So let me start by saying I tried. I had friends try, who taught classes on using tools like Midjourney and Stable Diffusion to make art.
It was an abysmal failure.
At the time of this blog post, AI-generated art programs are all the rage right now. People have been using them to create some stunning artwork. So why did we have such a problem with them?
My struggles with AI-generated art
AI-generated art programs search the internet for images, then use their impressive programming to merge those images. Want a picture of Keanu Reeves as if he was drawn in the Simpsons or South Park? Not a problem because there are plenty of samples on the internet of both Keanu and the art style of our popular animated shows for the computer program to look up.
However, when I tried to create an image of a manananggal, these programs struggled. It did generate . . . something . . . that kind of looked like a manananggal, but nothing I would call good. Same when I tried generating images for my upcoming short story anthology, trying to make a manananggal fighting a tikbalang. Again, it generated something, but nothing I was too happy with.
I had even worse luck when trying to generate images for Intergalactic Space Force : The Cherub Threat. I described the planet as I had in the book, but the AI program kicked out images that were just crap. When I asked it t render Kim De La Pina, though, it did a stunning job of rendering a woman in a futuristic military uniform, but it failed miserably to generate images of Eden, the flat planet inside of a hollowed-out nebula that was the home world of the Cherubs.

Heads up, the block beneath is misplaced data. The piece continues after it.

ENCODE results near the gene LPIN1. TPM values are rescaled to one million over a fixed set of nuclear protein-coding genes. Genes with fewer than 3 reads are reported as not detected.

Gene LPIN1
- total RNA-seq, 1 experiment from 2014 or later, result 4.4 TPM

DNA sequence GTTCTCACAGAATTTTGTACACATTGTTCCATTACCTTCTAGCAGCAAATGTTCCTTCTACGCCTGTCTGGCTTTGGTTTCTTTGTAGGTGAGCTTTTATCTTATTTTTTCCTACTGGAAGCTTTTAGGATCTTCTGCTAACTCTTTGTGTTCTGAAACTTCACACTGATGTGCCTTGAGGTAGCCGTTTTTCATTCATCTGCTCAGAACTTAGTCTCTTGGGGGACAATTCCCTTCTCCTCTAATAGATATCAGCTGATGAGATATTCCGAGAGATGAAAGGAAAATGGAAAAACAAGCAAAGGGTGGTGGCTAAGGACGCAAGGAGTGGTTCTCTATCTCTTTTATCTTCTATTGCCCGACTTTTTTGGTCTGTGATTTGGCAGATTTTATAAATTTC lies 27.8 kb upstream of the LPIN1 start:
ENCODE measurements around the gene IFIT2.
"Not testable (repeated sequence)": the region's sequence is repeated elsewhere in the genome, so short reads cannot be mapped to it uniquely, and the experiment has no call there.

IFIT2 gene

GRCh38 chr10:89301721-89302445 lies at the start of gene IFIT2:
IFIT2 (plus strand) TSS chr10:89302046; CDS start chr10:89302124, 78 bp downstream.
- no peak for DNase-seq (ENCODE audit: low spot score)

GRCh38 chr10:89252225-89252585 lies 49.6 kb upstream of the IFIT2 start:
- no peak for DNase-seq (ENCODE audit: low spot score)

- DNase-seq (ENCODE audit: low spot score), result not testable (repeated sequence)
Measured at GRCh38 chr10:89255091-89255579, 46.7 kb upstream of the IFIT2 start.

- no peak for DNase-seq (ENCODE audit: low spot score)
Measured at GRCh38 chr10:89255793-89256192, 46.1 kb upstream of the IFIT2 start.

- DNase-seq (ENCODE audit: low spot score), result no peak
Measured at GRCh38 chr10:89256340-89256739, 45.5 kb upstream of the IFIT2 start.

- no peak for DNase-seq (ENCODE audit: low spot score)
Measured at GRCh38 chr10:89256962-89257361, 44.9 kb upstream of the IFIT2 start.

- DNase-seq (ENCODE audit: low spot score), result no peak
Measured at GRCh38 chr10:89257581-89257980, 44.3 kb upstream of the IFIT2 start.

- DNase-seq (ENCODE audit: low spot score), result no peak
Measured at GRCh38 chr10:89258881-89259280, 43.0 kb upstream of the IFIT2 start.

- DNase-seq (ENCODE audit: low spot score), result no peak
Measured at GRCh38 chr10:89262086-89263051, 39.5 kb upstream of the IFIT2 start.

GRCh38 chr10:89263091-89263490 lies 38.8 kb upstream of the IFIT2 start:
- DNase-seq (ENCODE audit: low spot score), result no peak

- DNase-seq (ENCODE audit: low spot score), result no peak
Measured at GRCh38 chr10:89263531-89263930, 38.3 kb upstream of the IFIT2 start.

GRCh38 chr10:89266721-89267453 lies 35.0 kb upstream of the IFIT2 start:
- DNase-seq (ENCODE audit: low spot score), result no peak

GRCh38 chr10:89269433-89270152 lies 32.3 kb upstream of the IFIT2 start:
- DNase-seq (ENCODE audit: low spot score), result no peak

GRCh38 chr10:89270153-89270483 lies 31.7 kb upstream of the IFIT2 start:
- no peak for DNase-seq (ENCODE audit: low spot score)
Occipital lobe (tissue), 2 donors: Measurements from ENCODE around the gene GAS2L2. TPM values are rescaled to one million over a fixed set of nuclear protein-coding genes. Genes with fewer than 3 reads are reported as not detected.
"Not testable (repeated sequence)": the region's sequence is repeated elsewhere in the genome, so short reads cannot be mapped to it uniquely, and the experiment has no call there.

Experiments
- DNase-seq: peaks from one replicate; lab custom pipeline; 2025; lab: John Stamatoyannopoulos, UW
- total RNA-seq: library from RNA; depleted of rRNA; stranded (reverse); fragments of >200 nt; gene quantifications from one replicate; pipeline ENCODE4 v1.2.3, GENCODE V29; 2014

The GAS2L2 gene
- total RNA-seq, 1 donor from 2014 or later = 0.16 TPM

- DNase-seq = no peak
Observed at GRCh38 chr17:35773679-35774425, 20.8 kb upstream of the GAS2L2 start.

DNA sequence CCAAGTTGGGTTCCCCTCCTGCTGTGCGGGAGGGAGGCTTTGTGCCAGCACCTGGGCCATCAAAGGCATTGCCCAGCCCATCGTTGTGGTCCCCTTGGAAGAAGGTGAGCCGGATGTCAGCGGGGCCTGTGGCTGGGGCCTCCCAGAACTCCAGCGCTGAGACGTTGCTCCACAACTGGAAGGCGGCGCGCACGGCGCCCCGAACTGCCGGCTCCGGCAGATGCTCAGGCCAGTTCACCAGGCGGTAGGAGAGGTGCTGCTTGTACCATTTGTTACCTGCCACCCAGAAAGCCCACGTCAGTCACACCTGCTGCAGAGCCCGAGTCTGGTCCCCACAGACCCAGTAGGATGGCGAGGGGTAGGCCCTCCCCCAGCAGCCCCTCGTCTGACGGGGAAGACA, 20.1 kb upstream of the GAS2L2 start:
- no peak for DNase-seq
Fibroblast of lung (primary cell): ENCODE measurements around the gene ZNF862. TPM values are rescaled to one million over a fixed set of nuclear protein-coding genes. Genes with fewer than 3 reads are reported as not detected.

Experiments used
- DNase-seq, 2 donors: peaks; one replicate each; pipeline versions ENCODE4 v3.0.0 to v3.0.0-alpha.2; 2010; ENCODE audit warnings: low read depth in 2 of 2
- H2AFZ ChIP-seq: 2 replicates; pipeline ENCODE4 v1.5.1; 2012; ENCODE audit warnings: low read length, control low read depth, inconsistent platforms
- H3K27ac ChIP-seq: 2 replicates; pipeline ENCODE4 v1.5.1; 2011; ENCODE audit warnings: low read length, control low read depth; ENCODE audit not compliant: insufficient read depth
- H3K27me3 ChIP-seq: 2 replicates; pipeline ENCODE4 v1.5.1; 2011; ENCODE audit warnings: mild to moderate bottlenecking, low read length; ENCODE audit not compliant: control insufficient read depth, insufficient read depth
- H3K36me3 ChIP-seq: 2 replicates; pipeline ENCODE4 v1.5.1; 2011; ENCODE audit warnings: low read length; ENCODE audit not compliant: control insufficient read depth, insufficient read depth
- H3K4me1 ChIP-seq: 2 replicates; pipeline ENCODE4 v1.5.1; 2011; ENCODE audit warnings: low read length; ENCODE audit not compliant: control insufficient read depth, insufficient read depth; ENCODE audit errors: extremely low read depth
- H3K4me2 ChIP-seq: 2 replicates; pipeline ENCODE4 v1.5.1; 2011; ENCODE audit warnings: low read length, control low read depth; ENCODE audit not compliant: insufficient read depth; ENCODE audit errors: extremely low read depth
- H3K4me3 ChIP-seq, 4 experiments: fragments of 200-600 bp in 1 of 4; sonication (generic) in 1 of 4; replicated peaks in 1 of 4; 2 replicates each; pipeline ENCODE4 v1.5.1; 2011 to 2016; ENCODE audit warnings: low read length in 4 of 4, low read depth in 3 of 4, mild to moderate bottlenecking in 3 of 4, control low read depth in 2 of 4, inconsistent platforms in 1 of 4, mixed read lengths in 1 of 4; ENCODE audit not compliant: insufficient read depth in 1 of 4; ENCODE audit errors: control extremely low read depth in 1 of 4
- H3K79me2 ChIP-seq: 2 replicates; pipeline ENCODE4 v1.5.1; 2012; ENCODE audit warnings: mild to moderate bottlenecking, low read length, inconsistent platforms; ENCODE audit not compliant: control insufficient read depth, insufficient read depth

Why are AI art programs failing me?
As I said, the AI scours the internet for reference images, but in my case, I was trying to create art of things that didn't exist. There were some images of tikbalangs and manananggals, but not enough for the AI to figure out what they needed to look like, and there are definitely no images of flat planets inside a ring of atmosphere trailing chunks of ice in its wake.
There are new and exciting technologies, but they are still a far cry from replacing humans. These programs can do incredible mashups of existing photos but still struggle to be genuinely creative.